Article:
Chemistry & Climate Processes: Projects

Members of the Chemistry & Climate Processes group have been involved in flight planning for a variety of aircraft-based observational missions. Examination of the meteorological conditions in and around the field mission investigative area provides information to the flight and mission directors that is critical in determining which flight paths and altitudes are best suited for measuring the chemical species of interest.


NOAA Manta UAS launch
NOAA Manta Unmanned Aircraft System (UAS) launch

NOAA SEED project. The NOAA Special Early-Stage Experimental or Developmental (SEED) project conducted the very first test flights for new instruments designed to measure properties and climate effects of airborne fine particles (aerosols) using the Manta Unmanned Aircraft System (UAS). CSD developed two new instruments for the Manta, the Printed Optical Particle Spectrometer (POPS) and an upward-looking radiometer (ULR), filling key measurement gaps in the payload. They contribute to a potentially powerful new tool for NOAA to address climate and air quality issues related to aerosols in remote and hard-to-access regions. More info...


SEAC4RS logo

SEAC4RS, Houston, Texas. Studies of Emissions and Atmospheric Composition, Clouds and Climate Coupling by Regional Surveys (SEAC4RS) is based out of Ellington Field in August - September 2013. Focused on pollution emissions and the evolution of gases and aerosols in deep convective outflow, and the influences and feedbacks of aerosol particles from anthropogenic pollution and biomass burning on meteorology and climate, the project requires two aircraft to accomplish the goals. The NASA DC-8 will provide observations from near the surface to 12 km, and the NASA ER-2 will provide high altitude observations reaching into the lower stratosphere as well as important remote sensing observations connecting satellites with observations from lower flying aircraft and surface sites. More info...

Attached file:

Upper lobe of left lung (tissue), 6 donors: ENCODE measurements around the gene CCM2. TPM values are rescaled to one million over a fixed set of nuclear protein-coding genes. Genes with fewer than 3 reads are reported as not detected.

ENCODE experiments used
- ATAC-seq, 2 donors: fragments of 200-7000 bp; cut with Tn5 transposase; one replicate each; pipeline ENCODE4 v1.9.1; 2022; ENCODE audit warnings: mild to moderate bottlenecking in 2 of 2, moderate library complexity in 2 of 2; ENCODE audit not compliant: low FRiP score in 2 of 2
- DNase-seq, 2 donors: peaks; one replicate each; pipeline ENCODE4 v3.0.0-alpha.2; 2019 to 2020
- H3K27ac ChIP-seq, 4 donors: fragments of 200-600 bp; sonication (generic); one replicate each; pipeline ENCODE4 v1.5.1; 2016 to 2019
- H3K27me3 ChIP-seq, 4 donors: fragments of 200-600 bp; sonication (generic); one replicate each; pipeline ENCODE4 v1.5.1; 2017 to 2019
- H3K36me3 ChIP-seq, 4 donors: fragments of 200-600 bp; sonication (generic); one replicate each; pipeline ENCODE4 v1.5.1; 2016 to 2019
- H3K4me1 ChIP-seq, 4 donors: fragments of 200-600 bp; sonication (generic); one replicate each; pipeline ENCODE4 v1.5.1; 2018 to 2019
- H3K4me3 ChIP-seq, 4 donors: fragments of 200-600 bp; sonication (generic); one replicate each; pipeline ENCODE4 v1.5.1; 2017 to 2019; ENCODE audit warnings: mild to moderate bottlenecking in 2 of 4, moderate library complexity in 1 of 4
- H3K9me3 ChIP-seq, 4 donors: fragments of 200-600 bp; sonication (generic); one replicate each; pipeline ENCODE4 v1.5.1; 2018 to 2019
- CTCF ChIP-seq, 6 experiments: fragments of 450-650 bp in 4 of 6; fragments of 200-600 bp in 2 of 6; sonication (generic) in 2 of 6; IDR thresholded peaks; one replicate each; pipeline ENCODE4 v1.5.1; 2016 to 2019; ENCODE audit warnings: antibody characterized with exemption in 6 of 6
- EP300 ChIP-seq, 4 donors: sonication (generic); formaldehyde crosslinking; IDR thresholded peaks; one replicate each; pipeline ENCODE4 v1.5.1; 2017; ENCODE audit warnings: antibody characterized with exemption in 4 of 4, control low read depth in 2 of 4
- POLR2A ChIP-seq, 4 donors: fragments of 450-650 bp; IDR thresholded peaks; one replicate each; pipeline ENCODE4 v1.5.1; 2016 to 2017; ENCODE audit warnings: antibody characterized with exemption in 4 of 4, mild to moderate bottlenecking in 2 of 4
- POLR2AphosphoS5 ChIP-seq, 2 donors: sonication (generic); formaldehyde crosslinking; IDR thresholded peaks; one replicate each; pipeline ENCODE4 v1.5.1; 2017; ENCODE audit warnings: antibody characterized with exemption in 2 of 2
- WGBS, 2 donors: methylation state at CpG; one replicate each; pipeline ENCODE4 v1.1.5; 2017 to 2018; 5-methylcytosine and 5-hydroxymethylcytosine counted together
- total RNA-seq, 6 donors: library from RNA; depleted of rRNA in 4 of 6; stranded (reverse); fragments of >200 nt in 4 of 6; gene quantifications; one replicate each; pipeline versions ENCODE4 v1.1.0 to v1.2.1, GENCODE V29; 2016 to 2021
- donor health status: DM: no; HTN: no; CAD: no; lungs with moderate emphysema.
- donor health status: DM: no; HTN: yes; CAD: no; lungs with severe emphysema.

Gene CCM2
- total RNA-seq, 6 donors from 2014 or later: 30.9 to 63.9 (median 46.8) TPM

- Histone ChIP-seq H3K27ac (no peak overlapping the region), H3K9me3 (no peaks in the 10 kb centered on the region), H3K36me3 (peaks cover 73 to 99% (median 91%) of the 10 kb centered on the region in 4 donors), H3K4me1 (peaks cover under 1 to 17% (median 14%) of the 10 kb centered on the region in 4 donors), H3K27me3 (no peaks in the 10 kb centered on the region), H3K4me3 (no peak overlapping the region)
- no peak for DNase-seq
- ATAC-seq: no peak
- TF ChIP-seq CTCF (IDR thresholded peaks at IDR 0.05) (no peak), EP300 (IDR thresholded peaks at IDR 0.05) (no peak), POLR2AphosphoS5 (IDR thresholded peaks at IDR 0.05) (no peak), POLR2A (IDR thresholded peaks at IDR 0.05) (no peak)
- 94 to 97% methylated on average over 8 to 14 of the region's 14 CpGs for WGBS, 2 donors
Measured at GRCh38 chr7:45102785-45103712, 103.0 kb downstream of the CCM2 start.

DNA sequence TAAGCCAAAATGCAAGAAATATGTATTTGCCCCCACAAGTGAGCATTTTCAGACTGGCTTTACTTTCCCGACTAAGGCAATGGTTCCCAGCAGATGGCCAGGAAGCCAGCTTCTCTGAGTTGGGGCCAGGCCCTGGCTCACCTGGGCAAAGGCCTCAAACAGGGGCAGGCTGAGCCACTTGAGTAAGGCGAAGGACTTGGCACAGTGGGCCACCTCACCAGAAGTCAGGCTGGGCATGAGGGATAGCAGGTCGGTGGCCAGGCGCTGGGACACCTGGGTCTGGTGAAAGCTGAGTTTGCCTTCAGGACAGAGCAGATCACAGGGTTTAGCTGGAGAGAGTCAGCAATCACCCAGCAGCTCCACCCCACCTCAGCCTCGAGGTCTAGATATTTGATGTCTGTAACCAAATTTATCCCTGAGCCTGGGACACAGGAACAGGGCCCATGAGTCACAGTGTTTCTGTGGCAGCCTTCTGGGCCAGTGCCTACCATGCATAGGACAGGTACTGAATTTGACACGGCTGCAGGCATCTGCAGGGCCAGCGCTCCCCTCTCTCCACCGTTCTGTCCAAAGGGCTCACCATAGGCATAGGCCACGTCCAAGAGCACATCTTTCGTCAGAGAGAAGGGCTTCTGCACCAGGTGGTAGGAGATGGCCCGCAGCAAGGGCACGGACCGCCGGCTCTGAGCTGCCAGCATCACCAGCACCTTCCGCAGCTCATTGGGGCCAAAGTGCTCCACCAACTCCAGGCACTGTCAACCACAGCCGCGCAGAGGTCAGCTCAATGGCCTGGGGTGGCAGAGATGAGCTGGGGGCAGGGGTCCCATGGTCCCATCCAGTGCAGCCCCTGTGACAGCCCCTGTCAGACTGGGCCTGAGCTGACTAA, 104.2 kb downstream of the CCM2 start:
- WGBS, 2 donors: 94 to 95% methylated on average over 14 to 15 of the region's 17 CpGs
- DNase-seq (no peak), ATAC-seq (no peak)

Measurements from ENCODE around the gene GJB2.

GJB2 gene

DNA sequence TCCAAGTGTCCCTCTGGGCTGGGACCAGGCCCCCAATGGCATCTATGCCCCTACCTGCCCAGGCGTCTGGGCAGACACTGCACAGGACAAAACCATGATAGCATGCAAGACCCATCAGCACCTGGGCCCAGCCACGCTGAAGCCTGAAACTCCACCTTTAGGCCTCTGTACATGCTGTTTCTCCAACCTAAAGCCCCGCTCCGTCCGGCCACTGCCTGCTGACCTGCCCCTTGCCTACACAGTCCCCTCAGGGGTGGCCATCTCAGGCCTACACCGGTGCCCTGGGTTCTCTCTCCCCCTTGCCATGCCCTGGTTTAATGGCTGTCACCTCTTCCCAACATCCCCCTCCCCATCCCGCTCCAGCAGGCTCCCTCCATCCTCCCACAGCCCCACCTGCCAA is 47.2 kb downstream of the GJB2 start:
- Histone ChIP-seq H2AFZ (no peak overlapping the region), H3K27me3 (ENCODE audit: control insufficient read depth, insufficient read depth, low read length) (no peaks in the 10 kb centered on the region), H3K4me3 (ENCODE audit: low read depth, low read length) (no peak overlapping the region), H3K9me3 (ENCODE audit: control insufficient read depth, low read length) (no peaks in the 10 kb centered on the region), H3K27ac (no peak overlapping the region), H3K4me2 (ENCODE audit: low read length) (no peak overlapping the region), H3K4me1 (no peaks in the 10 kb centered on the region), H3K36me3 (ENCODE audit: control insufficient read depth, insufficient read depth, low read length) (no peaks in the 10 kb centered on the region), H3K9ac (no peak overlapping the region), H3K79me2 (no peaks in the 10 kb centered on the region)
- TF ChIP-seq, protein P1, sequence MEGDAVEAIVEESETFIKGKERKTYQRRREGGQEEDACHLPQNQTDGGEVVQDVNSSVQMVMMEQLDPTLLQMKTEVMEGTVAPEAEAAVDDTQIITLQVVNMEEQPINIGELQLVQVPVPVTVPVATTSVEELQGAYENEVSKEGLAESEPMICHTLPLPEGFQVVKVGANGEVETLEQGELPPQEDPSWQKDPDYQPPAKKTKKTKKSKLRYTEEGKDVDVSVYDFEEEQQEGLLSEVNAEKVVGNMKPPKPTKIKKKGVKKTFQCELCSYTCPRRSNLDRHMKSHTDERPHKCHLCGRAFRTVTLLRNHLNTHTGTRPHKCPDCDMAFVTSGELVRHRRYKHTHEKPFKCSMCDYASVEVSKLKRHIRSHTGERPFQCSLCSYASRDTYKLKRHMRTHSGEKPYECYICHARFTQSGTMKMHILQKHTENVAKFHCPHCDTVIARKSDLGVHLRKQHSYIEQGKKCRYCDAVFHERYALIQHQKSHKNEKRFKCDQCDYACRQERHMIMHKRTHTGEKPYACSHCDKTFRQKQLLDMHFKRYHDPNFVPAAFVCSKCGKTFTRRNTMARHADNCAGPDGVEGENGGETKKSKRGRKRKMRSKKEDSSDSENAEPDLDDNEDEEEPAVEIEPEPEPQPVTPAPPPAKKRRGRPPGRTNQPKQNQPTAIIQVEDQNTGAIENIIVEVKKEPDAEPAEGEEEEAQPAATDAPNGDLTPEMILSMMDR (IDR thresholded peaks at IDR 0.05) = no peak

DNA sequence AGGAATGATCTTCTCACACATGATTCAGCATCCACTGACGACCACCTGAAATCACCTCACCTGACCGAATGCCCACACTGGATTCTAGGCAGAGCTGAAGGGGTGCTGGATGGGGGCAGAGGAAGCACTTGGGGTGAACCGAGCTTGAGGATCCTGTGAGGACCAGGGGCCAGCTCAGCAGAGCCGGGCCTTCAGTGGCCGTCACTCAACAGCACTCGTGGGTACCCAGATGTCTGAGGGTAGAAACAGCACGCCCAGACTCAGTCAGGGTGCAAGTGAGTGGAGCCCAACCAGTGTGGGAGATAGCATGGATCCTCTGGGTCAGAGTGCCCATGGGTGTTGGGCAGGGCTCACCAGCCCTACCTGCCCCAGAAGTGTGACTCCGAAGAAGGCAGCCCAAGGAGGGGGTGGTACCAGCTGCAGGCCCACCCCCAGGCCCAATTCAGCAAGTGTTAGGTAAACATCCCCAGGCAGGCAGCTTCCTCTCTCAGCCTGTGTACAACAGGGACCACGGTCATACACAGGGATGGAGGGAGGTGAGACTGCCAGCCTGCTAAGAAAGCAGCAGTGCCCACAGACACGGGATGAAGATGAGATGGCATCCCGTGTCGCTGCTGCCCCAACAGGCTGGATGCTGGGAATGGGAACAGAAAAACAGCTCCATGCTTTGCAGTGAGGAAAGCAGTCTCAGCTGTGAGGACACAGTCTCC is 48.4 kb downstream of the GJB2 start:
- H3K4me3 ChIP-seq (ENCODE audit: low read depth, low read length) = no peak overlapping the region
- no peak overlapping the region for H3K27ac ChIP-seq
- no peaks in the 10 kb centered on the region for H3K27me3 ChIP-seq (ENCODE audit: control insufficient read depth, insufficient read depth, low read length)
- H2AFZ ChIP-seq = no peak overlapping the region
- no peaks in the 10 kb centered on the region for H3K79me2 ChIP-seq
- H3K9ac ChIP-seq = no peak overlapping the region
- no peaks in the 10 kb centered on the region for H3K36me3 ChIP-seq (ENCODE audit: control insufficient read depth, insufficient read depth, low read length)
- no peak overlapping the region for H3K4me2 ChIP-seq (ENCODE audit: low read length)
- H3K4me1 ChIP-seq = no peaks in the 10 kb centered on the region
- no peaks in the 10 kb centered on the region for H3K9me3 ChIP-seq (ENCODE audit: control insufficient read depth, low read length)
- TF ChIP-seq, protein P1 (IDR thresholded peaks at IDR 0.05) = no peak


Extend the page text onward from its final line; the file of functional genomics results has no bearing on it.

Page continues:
ATTREX logo

ATTREX, NASA Armstrong (formerly Dryden) and Guam. Airborne Tropical Tropopause Experiment (ATTREX) will perform a series of measurement campaigns (September - November 2011, November 2012 - February 2013, January - March 2014) using the high-altitude long-range NASA Global Hawk (GH) unmanned aerial system (UAS) to evaluate changes in stratospheric humidity and ozone concentration. More info...


HIPPO logo

HIPPO IV & V, Pacific Basin. The HIAPER Pole-to-Pole Observations (HIPPO) of Carbon Cycle and Greenhouse Gases Study will measure cross sections of atmospheric concentrations approximately pole-to-pole, from the surface to the tropopause, five times during different seasons over a three year period. The main goal of HIPPO is to determine the global distribution of carbon dioxide and other trace atmospheric gases by sampling at various altitudes and latitudes in the Pacific Basin. More info...


MACPEX logo

MACPEX, Houston, Texas. The Mid-latitude Airborne Cirrus Properties Experiment (MACPEX) is an airborne field campaign to investigate cirrus cloud properties and the processes that affect their impact on radiation. The campaign involves the NASA WB-57 based at Ellington Field, TX in the March / April 2011 timeframe. Science flights will focus on central North America vicinity with an emphasis over the DoE ARM SGP site in Oklahoma. More info...


GloPac logo

GloPac, NASA Dryden. Proposed flights of the Global Hawk for the Global Hawk Pacific Mission (GloPac) were conducted in support of the Aura Validation Experiment (AVE). This mission takes place out of Dryden Flight Research Center in 2010, expected to encompass the entire offshore Pacific region with four to five 30 hour flights. Aura is one of the A-train satellites supported by NASA Earth Observation System. More info...


WP-3D over Brooks Range
NOAA WP-3D aircraft over the Brooks Range, AK

ARCPAC, Fairbanks, Alaska, 2008. As part of the International Polar Year of 2008, NOAA engaged in an airborne field measurement campaign targeted at improving understanding climate-relevant processes. The Aerosol, Radiation, and Cloud Processes affecting Arctic Climate (ARCPAC) effort was focused on direct measurements of properties and processes that can be used to reduce uncertainty in radiation and climate models. The measurements were made in the Alaskan Arctic to closely coordinate with remote-sensing and in situ observations planned for aircraft and ground sites in the vicinity of Barrow, Alaska. Field support operations in collaboration with NASA's Arctic Research of the Composition of the Troposphere from Aircraft and Satellites (ARCTAS) based out of Fairbanks, Alaska. More info...


Prior field missions in which CCP members have participated: